4th December 2018 at 09:28 #5024dbrb2Participant
Well, that could have gone better…
10 years ago (blimey) I put a table and chairs outside my flat, along with some flower tubs. They were at the end of a walkway, never blocked anything/one, and always well looked after.
11 days ago I got a rather threatening “round robbin” letter from the council asking that all walkways be cleared of obstructions, or else the council would do so itself and charge for the work – but also inviting discussion.
I immediately responded to the letter, pointing out that there was no obstruction, that the pots and table were longstanding, and asking for confirmation that they truly wanted them gone.
I heard nothing….until today when council workers removed them during the day without notice (or leaving a receipt)
This is very bad form…I’ve emailed the contact given on the letter, though if he didn’t respond in 10 days I rather doubt I will hear from him….I’l try the phone if I get time in the morning. Grrr….20th December 2018 at 21:10 #5047Andrey-KParticipant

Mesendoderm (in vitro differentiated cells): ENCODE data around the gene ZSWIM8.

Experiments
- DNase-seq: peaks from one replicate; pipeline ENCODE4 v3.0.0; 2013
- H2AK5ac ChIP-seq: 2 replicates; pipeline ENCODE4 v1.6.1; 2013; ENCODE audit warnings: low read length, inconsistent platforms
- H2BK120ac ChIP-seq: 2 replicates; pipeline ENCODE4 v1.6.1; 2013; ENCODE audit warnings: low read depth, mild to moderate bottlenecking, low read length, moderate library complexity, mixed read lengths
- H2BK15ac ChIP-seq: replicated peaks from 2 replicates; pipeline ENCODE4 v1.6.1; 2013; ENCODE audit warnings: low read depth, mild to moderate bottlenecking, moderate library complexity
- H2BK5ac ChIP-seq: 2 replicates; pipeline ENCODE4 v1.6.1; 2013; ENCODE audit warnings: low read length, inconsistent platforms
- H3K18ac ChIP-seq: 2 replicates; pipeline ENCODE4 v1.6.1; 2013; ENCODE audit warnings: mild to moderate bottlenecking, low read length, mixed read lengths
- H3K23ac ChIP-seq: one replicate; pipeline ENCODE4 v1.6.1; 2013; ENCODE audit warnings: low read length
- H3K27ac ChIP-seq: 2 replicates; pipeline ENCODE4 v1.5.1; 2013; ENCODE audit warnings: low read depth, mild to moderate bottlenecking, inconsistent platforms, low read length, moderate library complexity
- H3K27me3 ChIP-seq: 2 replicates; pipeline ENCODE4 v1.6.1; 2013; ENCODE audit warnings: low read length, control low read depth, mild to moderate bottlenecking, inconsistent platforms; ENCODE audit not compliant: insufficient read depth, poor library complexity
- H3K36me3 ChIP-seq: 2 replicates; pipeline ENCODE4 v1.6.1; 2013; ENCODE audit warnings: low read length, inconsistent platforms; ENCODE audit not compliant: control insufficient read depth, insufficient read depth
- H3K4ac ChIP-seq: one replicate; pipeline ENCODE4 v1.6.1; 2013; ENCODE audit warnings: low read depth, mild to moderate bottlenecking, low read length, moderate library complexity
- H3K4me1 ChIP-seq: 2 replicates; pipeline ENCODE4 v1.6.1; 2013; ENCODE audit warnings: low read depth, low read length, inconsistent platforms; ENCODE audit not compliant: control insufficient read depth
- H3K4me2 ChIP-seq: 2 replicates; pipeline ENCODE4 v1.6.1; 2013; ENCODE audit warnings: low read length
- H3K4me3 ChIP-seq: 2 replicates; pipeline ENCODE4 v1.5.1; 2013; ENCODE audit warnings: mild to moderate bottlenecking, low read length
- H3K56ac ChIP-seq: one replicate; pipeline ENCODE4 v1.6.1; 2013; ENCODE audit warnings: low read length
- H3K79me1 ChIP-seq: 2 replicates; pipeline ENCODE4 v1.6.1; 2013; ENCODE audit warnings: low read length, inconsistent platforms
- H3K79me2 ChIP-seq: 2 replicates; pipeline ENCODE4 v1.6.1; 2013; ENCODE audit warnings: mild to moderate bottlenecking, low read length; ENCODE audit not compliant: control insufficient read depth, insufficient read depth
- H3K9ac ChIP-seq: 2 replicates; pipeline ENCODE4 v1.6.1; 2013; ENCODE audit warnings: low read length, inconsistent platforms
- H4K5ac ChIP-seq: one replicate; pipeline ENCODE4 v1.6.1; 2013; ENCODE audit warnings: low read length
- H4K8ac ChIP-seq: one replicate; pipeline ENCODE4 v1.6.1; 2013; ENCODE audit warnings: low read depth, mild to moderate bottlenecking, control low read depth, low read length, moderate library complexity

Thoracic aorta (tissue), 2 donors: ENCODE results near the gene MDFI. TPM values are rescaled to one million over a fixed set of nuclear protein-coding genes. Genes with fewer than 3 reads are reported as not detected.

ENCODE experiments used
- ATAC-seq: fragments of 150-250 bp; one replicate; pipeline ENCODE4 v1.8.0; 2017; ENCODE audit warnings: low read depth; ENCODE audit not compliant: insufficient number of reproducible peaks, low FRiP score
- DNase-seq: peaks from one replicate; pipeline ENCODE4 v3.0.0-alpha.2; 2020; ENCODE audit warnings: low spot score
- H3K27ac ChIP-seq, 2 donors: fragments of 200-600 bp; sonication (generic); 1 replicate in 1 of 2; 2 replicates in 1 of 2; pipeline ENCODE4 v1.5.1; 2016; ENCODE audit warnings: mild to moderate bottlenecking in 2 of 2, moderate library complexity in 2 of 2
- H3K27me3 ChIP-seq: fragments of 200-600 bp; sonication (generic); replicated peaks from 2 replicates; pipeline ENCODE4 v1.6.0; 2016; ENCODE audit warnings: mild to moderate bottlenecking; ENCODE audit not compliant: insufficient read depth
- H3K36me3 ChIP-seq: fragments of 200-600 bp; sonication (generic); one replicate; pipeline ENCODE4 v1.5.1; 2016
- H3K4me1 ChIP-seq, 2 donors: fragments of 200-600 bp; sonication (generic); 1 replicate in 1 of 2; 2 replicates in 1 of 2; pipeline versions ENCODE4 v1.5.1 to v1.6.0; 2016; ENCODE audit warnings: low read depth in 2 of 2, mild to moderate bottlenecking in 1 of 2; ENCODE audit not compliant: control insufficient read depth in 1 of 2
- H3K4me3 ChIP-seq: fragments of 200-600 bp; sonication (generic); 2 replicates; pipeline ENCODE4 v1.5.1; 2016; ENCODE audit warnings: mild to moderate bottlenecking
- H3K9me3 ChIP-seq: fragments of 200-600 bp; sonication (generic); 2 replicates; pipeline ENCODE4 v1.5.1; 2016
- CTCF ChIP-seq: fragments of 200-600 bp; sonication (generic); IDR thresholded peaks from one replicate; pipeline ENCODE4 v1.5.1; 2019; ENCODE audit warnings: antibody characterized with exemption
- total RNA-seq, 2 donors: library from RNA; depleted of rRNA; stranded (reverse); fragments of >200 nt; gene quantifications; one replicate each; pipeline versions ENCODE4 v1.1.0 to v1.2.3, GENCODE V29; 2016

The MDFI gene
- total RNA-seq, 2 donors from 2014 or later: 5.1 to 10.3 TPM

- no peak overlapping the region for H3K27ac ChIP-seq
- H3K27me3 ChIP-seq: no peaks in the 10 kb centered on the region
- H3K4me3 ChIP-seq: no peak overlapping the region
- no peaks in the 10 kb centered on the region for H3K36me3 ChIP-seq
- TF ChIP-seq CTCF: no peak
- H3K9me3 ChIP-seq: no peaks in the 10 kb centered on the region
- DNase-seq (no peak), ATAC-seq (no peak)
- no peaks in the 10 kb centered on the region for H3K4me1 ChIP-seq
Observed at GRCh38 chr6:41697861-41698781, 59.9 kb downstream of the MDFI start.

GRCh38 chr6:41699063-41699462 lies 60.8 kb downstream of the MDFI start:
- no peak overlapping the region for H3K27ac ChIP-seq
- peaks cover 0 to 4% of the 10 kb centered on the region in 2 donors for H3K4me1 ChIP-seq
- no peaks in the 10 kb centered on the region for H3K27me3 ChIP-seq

I’ve had a similar situation occur.
My experience is that making inquiries with Camden Council results in either no reply (as in your case) or as in my recent situation where I initially had no reply – prompting me to complain – and only then did I receive a partial and unclear reply, followed by an unexpected action – the removal of my property.
Regarding your case. I believe that as leaseholders we do have a responsibility to keep walkways clear. The Council may try to argue that you’ve not done this by placing your pots and table where they were. However, as you’ve said – they’ve been there for a decade – and undoubtedly Council employees have seen this – as well as your neighbours – both of which had ample time to speak up to indicate their belief that this was an obstruction and request that you remove them.
I would think, as it appears you do, that an invitation for discussion sets out a process for correspondence and resolution. Which you attempted to follow. By not responding – and simply removing your property, it could well be argued that the Council has either committed a criminal act (theft if they do not return your goods – or criminal damage if they return them damaged). If reported to the police, they may agree to lay these charges. If they don’t, then it may be that you have a good case for small claims court.
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